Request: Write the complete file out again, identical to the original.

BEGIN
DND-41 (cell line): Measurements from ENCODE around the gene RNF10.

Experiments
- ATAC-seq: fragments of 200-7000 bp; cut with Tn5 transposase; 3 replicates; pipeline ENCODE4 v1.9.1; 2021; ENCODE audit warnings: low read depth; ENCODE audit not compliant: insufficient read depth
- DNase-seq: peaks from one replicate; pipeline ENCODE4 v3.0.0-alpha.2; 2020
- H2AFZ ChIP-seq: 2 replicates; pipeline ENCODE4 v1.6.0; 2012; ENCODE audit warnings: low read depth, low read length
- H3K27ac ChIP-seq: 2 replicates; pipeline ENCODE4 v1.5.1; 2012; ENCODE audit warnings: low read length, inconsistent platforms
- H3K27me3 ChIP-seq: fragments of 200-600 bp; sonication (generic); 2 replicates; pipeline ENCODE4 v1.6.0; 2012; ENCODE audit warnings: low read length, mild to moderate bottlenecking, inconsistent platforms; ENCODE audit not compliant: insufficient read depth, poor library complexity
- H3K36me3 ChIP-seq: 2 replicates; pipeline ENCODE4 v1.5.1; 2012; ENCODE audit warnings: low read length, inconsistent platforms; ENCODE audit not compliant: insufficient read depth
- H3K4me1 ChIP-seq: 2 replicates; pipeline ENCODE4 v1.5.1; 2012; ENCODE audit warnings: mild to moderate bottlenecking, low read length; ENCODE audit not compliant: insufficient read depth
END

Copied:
DND-41 (cell line): Measurements from ENCODE around the gene RNF10.

Experiments
- ATAC-seq: fragments of 200-7000 bp; cut with Tn5 transposase; 3 replicates; pipeline ENCODE4 v1.9.1; 2021; ENCODE audit warnings: low read depth; ENCODE audit not compliant: insufficient read depth
- DNase-seq: peaks from one replicate; pipeline ENCODE4 v3.0.0-alpha.2; 2020
- H2AFZ ChIP-seq: 2 replicates; pipeline ENCODE4 v1.6.0; 2012; ENCODE audit warnings: low read depth, low read length
- H3K27ac ChIP-seq: 2 replicates; pipeline ENCODE4 v1.5.1; 2012; ENCODE audit warnings: low read length, inconsistent platforms
- H3K27me3 ChIP-seq: fragments of 200-600 bp; sonication (generic); 2 replicates; pipeline ENCODE4 v1.6.0; 2012; ENCODE audit warnings: low read length, mild to moderate bottlenecking, inconsistent platforms; ENCODE audit not compliant: insufficient read depth, poor library complexity
- H3K36me3 ChIP-seq: 2 replicates; pipeline ENCODE4 v1.5.1; 2012; ENCODE audit warnings: low read length, inconsistent platforms; ENCODE audit not compliant: insufficient read depth
- H3K4me1 ChIP-seq: 2 replicates; pipeline ENCODE4 v1.5.1; 2012; ENCODE audit warnings: mild to moderate bottlenecking, low read length; ENCODE audit not compliant: insufficient read depth